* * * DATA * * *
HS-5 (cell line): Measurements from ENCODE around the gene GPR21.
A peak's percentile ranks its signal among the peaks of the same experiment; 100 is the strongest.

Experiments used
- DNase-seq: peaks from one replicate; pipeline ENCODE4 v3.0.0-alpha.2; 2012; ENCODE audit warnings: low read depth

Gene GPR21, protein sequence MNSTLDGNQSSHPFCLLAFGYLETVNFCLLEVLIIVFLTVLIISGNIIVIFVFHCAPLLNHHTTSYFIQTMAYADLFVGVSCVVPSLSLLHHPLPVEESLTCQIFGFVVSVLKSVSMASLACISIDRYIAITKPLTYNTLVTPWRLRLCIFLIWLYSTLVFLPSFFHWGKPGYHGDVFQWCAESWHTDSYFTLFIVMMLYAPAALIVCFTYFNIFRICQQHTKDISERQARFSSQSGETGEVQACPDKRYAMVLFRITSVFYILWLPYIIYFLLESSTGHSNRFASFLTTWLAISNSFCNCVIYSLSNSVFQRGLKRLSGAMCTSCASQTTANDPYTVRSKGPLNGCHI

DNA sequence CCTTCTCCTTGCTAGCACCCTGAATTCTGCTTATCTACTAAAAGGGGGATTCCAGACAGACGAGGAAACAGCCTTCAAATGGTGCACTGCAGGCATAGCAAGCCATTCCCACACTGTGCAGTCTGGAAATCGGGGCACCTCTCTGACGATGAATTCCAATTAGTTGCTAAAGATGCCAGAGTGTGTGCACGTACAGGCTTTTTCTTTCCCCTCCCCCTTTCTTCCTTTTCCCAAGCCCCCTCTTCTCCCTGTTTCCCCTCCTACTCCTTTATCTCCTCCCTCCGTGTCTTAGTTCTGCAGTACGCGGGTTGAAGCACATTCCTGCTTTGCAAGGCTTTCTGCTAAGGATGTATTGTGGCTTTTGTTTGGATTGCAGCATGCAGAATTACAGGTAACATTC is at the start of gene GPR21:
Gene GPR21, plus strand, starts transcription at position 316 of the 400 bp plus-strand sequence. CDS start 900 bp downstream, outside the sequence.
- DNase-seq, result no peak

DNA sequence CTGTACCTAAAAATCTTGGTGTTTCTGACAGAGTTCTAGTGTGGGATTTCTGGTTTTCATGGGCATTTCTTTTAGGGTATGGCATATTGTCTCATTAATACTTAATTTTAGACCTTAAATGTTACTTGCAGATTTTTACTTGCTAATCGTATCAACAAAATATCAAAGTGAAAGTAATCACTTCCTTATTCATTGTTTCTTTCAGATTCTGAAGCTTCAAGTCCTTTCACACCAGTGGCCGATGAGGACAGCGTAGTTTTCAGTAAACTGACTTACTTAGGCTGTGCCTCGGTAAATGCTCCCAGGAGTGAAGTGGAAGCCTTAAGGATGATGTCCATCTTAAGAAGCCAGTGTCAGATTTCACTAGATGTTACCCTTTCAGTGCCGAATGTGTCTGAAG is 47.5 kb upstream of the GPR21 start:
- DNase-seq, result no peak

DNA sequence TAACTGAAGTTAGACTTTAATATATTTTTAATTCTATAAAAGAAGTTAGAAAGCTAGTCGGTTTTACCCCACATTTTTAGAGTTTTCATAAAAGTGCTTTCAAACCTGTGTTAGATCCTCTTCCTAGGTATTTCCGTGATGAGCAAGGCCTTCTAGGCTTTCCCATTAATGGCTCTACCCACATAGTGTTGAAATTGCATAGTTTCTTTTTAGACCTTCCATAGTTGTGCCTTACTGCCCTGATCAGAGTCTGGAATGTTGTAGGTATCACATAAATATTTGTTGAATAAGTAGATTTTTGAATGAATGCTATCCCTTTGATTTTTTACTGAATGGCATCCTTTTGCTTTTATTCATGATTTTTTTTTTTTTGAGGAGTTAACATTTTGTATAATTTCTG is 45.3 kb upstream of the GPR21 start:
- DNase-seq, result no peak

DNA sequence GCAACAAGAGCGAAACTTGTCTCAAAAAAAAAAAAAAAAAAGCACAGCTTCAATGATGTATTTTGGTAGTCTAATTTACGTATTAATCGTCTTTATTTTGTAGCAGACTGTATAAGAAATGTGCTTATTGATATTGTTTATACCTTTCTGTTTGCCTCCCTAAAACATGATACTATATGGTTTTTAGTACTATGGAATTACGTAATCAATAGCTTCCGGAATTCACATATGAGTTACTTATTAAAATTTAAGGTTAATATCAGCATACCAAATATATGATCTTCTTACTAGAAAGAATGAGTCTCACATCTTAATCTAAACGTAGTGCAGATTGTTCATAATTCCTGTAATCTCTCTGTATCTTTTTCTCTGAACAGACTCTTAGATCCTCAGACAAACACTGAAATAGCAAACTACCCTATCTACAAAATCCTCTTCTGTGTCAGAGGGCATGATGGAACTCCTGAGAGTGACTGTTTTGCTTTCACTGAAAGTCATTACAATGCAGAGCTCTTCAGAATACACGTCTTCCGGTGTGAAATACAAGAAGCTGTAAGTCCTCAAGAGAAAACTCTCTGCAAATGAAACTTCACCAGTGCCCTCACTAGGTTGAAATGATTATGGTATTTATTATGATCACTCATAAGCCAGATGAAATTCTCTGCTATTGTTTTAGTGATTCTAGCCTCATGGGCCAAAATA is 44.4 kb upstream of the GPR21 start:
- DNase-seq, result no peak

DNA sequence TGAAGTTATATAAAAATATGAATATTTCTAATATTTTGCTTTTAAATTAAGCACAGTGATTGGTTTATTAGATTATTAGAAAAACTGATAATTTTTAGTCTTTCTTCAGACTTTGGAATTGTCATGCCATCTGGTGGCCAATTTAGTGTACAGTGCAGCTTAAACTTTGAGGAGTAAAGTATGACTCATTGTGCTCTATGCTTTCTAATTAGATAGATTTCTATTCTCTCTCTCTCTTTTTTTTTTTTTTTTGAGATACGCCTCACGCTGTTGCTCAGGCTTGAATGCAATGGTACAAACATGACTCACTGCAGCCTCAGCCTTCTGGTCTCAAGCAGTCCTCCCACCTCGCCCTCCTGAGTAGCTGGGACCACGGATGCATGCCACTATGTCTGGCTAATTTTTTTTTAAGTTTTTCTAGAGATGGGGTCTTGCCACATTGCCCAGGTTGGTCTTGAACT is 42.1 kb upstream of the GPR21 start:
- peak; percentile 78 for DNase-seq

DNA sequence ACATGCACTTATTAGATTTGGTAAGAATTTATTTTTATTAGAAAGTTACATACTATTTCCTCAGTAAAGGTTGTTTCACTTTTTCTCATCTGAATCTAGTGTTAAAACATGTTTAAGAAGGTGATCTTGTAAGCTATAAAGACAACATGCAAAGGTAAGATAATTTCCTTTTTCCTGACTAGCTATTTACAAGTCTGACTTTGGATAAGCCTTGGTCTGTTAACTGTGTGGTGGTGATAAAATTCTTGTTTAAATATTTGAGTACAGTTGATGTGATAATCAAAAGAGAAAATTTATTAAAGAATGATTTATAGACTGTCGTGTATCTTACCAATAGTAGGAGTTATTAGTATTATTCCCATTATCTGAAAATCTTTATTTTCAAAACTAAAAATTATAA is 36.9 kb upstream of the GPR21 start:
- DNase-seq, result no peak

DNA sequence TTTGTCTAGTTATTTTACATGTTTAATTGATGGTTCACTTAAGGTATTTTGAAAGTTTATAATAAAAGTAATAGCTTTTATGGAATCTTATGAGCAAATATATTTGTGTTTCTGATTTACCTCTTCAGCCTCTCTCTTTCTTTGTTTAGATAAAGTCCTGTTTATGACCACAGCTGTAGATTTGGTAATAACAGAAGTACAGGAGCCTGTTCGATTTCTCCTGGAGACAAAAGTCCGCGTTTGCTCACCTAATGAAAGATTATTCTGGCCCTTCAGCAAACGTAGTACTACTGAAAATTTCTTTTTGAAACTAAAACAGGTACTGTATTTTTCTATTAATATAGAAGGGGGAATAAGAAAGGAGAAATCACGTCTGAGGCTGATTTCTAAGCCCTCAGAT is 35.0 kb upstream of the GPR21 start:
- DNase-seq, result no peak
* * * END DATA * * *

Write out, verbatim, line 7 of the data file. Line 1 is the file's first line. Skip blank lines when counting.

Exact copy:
Gene GPR21, plus strand, starts transcription at position 316 of the 400 bp plus-strand sequence. CDS start 900 bp downstream, outside the sequence.